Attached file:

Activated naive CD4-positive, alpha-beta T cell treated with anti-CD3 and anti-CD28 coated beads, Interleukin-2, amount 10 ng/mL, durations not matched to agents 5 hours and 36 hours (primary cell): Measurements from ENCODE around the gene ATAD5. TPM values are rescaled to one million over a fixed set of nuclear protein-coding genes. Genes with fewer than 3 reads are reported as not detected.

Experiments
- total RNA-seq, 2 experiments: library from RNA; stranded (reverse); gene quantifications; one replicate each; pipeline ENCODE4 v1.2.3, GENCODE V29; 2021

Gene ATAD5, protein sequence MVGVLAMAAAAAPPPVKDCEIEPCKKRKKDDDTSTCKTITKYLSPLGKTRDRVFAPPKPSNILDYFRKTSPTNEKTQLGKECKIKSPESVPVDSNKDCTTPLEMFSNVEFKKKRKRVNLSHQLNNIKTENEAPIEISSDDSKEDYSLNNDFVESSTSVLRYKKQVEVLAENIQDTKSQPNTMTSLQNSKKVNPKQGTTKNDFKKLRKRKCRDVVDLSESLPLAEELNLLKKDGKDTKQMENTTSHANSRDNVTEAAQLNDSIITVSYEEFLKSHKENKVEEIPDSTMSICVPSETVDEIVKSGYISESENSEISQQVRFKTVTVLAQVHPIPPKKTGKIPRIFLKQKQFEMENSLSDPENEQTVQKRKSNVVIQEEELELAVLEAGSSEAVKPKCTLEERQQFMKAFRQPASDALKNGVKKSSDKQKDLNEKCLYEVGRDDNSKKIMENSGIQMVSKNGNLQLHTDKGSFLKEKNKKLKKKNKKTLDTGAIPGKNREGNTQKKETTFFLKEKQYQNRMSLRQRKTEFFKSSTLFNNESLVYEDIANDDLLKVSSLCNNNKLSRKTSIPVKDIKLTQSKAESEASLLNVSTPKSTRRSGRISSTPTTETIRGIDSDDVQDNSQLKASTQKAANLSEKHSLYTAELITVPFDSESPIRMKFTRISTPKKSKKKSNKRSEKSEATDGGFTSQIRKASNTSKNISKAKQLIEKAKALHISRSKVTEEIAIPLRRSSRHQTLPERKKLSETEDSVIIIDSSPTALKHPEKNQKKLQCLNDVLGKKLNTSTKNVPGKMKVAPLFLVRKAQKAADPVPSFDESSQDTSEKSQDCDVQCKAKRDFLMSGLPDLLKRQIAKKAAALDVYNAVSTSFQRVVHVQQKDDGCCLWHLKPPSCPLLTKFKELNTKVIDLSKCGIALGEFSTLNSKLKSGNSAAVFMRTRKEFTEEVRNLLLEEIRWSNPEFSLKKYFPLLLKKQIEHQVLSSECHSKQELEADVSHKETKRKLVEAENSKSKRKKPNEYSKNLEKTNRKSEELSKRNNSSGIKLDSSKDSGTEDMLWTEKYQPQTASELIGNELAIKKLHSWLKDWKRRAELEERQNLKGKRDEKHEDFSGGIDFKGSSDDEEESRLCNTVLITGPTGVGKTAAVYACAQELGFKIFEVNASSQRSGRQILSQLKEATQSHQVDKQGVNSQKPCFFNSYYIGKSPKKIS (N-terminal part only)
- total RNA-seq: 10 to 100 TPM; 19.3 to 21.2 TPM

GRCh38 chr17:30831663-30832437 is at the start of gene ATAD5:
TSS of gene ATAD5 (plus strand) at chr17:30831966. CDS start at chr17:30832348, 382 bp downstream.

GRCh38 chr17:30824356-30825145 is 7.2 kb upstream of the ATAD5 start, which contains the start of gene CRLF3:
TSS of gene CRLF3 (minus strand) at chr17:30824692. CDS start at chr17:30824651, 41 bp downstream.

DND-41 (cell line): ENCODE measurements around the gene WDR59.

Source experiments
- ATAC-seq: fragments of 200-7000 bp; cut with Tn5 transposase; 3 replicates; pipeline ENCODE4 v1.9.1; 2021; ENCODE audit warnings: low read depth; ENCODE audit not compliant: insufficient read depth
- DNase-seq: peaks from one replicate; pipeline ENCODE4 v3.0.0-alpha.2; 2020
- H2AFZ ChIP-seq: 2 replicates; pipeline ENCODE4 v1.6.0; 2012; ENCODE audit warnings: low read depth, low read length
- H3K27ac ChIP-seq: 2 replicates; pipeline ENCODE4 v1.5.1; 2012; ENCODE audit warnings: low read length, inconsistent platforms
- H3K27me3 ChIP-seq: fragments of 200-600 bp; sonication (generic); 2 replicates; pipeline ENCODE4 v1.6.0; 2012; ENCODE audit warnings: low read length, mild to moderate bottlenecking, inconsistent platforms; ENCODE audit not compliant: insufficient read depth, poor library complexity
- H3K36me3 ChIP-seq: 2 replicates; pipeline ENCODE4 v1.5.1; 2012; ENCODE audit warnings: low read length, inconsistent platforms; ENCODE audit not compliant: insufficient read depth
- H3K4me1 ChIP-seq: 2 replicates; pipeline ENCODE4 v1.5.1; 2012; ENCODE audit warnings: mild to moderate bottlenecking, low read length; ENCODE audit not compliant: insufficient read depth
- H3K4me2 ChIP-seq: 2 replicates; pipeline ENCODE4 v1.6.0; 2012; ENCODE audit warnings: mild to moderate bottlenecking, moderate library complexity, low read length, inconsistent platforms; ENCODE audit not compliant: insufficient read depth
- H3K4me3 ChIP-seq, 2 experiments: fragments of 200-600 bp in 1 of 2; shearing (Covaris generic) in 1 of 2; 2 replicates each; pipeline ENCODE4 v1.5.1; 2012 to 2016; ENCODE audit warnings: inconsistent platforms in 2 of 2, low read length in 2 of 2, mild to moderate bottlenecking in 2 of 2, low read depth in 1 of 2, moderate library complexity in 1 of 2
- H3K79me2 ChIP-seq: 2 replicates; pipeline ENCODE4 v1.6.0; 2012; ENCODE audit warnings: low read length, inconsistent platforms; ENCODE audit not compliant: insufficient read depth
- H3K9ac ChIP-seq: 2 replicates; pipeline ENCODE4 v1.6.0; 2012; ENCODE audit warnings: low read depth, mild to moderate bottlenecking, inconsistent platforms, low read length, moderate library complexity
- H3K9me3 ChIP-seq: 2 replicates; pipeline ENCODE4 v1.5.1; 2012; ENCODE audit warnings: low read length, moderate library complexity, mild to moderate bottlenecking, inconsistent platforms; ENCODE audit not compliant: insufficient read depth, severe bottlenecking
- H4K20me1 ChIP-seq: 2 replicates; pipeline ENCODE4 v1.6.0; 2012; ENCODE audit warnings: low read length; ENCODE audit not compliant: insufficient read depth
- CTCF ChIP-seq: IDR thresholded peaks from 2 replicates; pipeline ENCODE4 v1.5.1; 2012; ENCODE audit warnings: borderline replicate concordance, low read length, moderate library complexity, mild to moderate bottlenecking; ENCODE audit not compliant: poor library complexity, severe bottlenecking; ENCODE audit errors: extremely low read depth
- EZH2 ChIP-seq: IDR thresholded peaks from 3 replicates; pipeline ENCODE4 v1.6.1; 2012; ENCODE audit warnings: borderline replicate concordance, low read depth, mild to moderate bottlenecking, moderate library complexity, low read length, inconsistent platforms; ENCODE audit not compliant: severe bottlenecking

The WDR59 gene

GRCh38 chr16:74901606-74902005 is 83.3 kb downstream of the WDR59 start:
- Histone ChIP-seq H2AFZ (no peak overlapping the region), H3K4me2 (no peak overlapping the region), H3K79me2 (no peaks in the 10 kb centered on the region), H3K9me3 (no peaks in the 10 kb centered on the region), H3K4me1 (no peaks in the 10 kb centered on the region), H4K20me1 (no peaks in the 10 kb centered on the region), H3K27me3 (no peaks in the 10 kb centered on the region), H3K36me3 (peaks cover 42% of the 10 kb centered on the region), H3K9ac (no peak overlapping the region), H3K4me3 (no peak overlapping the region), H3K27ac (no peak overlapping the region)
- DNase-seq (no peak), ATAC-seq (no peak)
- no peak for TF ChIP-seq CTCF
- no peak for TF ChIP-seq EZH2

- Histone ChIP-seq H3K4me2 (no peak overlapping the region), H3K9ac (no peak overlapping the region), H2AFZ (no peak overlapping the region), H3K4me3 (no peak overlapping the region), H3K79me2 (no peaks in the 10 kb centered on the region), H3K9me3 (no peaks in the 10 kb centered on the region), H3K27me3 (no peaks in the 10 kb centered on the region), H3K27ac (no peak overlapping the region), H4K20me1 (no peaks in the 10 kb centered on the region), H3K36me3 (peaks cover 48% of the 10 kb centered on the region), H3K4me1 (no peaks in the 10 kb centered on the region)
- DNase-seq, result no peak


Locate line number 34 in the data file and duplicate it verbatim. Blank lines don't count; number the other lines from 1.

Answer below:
- DNase-seq, result no peak